The current Fort White water system has been in place since 1996 and the system serves roughly 300 customers, including the Fort White schools and the South Columbia Sports Park.

Although Fort White’s project was cut from the legislative appropriations budget last year, Frazier said the town has been able to adjust without the funding and maintain its current system.

“We’re passing all regulations, inspections and water tests at this point,” he said. “We’re fine, but the quality… There is a difference between water passing inspections and having quality water and that’s what we’re after. We’re after providing to the citizens quality water.

”Vernon Zinnerman, Fort White Public Works Director, said the water is tested on a regular basis and there are a variety of tests, including tests for contaminants as well as tests for chlorine levels and the water regularly passes state inspections.

Frazier said last year when the plant was changing its filters, it failed a few water tests, but right now the plant is holding pretty steady.

The system recently passed inspections for its tanks and it was determined the wells are the problem.  “The wells, when they dug them, they didn’t dig them deep enough,” Zinnerman said. “So, we need a different well. It needs to go a little deeper.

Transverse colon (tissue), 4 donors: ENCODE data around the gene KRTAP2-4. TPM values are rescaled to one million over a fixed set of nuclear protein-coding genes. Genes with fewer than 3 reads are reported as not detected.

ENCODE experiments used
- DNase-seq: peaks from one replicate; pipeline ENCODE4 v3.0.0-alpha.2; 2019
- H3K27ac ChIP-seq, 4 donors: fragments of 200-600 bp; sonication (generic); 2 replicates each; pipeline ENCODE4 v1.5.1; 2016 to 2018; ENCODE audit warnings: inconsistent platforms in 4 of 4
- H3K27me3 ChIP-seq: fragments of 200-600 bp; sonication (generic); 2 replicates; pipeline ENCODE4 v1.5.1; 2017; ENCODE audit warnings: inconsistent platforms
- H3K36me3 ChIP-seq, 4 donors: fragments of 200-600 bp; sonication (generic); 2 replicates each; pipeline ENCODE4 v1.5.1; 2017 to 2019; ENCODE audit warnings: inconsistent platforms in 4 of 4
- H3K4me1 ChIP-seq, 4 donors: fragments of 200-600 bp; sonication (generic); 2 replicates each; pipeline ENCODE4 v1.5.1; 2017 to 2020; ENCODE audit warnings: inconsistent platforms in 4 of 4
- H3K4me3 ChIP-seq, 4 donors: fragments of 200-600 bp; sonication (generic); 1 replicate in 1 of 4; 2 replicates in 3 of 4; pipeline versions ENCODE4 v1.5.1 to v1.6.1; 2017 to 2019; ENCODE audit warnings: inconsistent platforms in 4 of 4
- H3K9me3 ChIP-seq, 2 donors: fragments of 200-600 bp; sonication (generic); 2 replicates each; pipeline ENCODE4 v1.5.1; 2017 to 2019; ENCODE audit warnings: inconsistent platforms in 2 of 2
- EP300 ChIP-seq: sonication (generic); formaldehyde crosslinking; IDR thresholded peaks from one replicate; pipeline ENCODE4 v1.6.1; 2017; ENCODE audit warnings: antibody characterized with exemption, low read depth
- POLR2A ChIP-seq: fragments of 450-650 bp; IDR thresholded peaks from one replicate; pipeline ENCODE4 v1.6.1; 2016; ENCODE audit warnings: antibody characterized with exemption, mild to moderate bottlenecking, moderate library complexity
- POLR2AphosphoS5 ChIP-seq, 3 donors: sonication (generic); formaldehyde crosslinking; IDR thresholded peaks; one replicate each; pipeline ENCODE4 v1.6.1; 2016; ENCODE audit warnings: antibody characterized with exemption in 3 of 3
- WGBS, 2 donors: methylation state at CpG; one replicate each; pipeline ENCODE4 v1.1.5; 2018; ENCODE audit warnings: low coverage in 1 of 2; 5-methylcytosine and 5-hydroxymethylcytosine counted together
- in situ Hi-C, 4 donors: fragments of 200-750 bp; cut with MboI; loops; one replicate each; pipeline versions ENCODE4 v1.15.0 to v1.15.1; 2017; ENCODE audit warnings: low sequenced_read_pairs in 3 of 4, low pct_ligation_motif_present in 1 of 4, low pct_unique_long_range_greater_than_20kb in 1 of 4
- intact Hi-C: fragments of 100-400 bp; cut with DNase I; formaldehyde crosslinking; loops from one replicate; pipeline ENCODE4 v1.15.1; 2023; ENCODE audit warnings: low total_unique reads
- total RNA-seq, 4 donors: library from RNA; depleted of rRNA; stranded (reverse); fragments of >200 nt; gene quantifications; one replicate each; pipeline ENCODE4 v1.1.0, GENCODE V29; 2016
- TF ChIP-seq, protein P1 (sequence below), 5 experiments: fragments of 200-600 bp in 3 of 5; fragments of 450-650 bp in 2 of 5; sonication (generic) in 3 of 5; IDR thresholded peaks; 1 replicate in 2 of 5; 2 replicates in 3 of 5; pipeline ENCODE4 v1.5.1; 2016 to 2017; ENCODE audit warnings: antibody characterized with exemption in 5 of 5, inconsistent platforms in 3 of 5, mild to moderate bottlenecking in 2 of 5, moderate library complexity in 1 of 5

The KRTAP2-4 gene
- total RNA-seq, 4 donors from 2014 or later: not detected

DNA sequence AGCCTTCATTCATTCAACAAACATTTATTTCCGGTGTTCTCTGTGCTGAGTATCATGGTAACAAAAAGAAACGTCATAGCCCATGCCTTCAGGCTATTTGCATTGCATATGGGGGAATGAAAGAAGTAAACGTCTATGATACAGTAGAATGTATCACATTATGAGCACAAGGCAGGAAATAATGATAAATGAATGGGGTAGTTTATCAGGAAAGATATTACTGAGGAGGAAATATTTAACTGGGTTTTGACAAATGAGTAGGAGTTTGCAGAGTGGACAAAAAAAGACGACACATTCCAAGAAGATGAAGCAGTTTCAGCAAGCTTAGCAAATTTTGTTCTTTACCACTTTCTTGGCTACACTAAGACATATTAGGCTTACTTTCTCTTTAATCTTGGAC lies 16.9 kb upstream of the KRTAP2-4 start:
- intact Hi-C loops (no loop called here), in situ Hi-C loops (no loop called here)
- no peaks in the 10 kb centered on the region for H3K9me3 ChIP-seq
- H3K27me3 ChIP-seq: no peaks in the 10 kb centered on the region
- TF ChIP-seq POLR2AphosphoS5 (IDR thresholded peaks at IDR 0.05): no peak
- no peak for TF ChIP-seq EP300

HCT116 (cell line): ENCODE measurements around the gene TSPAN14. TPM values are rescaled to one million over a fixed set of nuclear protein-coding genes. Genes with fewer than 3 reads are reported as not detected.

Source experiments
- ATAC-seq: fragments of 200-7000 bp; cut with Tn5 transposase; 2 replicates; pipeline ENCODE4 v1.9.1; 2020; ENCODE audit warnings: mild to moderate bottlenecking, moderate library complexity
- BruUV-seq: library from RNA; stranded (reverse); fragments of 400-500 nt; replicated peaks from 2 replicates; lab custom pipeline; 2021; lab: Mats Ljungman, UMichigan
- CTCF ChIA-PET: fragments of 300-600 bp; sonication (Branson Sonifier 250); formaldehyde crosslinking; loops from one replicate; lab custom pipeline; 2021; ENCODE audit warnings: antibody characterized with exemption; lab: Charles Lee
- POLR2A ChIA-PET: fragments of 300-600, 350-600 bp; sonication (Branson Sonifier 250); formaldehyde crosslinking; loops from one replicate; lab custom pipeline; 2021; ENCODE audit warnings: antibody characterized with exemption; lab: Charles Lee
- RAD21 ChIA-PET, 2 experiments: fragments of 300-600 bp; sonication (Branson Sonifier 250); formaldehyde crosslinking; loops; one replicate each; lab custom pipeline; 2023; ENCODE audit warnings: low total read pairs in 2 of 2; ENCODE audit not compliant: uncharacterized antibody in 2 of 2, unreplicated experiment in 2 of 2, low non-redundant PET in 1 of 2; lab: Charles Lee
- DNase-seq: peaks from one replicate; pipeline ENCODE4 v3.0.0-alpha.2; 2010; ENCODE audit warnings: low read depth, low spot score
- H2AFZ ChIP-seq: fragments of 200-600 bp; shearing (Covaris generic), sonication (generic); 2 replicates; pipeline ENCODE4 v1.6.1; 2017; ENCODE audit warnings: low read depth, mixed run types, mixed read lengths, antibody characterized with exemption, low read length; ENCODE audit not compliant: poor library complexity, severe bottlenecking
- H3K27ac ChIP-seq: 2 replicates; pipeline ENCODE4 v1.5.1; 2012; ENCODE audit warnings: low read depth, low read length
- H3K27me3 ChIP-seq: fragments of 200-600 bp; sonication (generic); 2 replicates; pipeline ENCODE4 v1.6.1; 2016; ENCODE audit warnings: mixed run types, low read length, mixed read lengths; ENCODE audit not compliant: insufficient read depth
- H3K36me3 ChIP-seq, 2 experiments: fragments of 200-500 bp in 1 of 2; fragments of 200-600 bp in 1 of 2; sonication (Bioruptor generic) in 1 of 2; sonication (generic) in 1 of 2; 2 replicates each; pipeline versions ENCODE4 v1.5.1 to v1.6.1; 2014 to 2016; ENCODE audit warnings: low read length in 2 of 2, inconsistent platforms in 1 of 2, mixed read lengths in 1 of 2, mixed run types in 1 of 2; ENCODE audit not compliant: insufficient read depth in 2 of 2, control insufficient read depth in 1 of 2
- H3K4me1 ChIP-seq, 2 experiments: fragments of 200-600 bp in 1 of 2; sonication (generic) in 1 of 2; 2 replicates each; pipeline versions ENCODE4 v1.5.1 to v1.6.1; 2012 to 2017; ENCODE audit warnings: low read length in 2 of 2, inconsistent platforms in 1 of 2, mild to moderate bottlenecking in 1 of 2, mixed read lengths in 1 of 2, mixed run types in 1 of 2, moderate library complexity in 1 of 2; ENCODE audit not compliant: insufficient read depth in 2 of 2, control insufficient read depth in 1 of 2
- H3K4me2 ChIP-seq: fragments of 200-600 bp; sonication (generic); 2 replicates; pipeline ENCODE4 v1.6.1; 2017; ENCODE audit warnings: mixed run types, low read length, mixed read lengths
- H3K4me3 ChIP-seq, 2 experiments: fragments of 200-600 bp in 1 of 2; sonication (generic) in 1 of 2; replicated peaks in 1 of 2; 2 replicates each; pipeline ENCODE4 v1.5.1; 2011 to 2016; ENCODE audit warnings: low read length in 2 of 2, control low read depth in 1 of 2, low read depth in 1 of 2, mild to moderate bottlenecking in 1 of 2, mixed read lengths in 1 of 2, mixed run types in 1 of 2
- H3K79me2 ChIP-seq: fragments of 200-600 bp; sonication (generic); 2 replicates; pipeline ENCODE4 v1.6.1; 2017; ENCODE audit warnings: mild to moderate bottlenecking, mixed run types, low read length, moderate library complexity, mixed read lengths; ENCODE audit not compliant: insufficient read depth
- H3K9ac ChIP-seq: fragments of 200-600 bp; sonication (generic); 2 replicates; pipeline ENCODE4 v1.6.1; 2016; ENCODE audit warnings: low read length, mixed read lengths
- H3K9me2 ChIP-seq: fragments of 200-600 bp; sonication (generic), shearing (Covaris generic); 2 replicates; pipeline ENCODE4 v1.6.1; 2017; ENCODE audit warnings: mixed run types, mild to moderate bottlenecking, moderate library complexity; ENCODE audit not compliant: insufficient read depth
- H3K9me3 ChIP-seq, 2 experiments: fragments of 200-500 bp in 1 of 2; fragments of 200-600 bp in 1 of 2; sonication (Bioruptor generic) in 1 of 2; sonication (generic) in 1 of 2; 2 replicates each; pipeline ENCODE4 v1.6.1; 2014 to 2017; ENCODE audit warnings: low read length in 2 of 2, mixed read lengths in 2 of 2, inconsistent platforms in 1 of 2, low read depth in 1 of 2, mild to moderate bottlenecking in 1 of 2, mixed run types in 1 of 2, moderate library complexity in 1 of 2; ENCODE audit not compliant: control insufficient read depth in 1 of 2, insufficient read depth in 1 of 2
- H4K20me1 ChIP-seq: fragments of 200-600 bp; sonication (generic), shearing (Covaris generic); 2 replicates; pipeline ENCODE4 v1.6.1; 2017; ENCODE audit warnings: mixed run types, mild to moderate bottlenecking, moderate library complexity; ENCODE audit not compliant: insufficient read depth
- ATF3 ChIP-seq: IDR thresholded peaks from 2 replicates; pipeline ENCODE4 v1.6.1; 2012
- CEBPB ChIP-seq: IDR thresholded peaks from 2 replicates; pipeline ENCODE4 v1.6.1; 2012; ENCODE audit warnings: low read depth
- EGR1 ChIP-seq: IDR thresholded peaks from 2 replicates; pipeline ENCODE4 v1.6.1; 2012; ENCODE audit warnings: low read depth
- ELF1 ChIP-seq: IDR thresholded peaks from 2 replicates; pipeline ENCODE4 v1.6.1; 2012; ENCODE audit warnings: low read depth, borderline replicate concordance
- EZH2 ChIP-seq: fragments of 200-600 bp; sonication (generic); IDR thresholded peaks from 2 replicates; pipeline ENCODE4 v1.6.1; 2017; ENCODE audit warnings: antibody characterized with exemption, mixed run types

”While passing water tests may appease state regulations, there are constant complaints from customers about the quality.  “You’ve got discolorations in the water and they complain about the smell sometimes,” Frazier said.

He said the town has a lot of dead end runs in a lot of subdivisions where the pipes run into a dead end. “Water sets [sic] in the pipes sometimes when that happens.”

He said the public works department flushes the lines to try to eliminate the problem, but the DEP wants to know how much water is being flushed.

“It’s a constant battle, but we just got approved where we are going to be putting in loops so we won’t have any dead end runs,” Frazier said. “That’s going to start happening pretty quick here. So there’s a lot going on in Fort White.”

Frazier said the grant was very important for the town.  “I ran for mayor because of our water system,” he said. “… We lived real close to the water system here and at the time, as all the other residents, we would call and complain and all we kept getting told was the water was passing — which it is — but there is a difference between passing and having quality water and that’s what we’re after.”

Frazier described the Town of Fort White as being in ‘Springs Heaven’ with the town in the vicinity of several springs.  “There are springs all around us and you would think this area here would be just flourishing with natural spring and fresh water,” he said. “That’s what were after providing the good, quality water to the residents. It’s time for Fort White to have good water.”